Defenseman Joel Edmundson, who scored the overtime goal for the Blues in Game 1 of their series against the Wild, scored the first goal for St. Louis in its 2–1 victory in Game 2. He’s the first Blues defenseman to score a goal in each of two consecutive games in one playoff year since Alexander Khavanov did that in Games 3 and 4 of St. Louis’ second-round sweep of the Dallas Stars in 2001. Edmundson is the first Blues d-man to score a goal in each of the team’s first two games of a playoff year since Al MacInnis in 1999.
A new home sweet home for Inciarte and Braves
The Braves began their tenure at SunTrust Park in the best possible way, winning their regular season debut, 5–2, over the Padres. Ender Inciarte became the first player on either team to notch a base hit, reaching on an infield single to lead off the bottom of the first. Inciarte became the first player to score a run at the park as well, scoring on a double by Nick Markakis later in the inning. The Braves were 10–7 last season in games that Inciarte scored in the first inning, including a 6–2 mark at Turner Field.
Inciarte finished his standout day by becoming the first player to hit a home run at SunTrust Park; the Braves leadoff hitter capped the scoring with a two-run shot in the bottom of the sixth inning. Among the 30 stadiums currently in use, there is only one other ballpark in which the first regular season home run there was hit by a team’s leadoff hitter. In the first Mets game played at Citi Field on April 13, 2009, Padres leadoff hitter Jody Gerut hit the third pitch of the game by Mets starter Mike Pelfrey into the stands to become the first player in that ballpark’s history to notch a hit, run, and home run.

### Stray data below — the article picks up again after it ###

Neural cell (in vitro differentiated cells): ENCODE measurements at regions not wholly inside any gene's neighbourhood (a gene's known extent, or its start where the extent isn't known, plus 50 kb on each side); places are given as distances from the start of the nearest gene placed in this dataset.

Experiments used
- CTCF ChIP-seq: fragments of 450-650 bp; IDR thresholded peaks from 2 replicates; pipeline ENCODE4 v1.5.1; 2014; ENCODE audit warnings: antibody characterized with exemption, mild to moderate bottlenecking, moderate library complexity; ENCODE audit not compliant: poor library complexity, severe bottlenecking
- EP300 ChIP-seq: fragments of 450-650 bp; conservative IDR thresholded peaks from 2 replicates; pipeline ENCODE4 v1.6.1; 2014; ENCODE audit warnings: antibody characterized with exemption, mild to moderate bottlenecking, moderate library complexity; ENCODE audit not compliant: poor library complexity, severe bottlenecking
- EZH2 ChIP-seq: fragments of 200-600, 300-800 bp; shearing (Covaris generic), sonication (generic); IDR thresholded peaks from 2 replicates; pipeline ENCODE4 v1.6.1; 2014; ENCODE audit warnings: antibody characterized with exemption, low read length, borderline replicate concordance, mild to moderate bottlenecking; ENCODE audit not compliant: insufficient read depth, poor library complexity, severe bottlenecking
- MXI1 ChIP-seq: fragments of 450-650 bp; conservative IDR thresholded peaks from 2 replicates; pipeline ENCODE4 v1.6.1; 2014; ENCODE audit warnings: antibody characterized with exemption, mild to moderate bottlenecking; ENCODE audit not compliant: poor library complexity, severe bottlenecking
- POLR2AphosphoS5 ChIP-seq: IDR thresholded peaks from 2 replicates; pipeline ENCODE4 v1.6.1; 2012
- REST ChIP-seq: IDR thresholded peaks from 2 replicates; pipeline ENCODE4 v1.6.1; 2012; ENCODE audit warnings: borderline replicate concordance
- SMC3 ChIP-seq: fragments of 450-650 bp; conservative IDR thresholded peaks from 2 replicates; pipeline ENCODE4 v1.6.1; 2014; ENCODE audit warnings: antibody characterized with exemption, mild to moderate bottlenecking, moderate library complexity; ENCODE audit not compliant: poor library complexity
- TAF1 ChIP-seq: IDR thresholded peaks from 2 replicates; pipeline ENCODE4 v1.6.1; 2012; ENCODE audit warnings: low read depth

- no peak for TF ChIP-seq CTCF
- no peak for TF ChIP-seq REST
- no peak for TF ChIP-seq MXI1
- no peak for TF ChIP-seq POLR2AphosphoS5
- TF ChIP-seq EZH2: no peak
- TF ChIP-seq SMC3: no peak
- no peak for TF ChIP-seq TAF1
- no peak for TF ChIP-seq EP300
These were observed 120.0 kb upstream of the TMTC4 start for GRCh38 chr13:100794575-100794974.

Murphy’s extra-special start to season
From 2011 to 2016, Daniel Murphy batted .177 (14 for 79) in extra innings, the second-lowest average in the major leagues (minimum: 75 such at-bats) ahead of Martin Prado (.157). But Murphy is 2-for-2 in that situation this year, including Friday’s 10th-inning double that plated Bryce Harper with the winning run in the Nationals’ walkoff victory against the Phillies.
Castro clubs Cardinals
Starlin Castro was 2-for-4 with a home run in the Yankees’ win over the Cardinals. Over his last seven games against St. Louis, dating back to September 2015, Castro is batting .619 (13 for 21) with four homers and 13 runs batted in.
Friday’s game was Castro’s 100th versus the Cardinals. Seven active players have appeared in at least 100 games versus St. Louis––Castro, Brandon Phillips, Ryan Braun, Joey Votto, Jay Bruce, Andrew McCutchen and Rickie Weeks. Among them, only Votto (.313) and Castro (.304) have lifetime batting averages over .300 against St. Louis.
Marlins catcher is real deal
J.T. Realmuto’s two-out double in the bottom of the ninth inning drove in the winning run in the Marlins’ 3–2 victory over the Mets. Realmuto is 3-for-3 in late-inning pressure situations with two outs and men on base this season––with a home run, double, single and four RBIs––after he entered this year with an .087 (2 for 23) career average in that situation.
O’s middle infield spurs comeback win
Jonathan Schoop and J.J. Hardy homered in the fifth inning to give the Orioles a lead they would not relinquish against the Blue Jays. That inning marked the third time in the last 15 seasons that both of Baltimore’s middle infielders homered in the same inning. That also happened for the O’s on Sept. 5, 2013 against the White Sox (Brian Roberts and Hardy) and April 8, 2016 versus the Rays (Schoop and Manny Machado). Coincidentally, both of those occurrences, like Friday’s, took place in the fifth inning.
Jays fans are mighty Blue after latest loss
The bad news for the Blue Jays and their fans is that no major-league team has started a season 1–9 or worse in its first 10 decisions and then qualified for the postseason. The silver lining is that in each of the previous 14 years (2003–16), at least one team has lost nine times in the span of 10 games at some point in the season and gone on to make the postseason. This includes last year’s champion – the Cubs lost nine of 10 spanning June/July 2016 – as well as the Giants, who lost nine of 10 in both 2010 and 2014 and went on to win the World Series both years.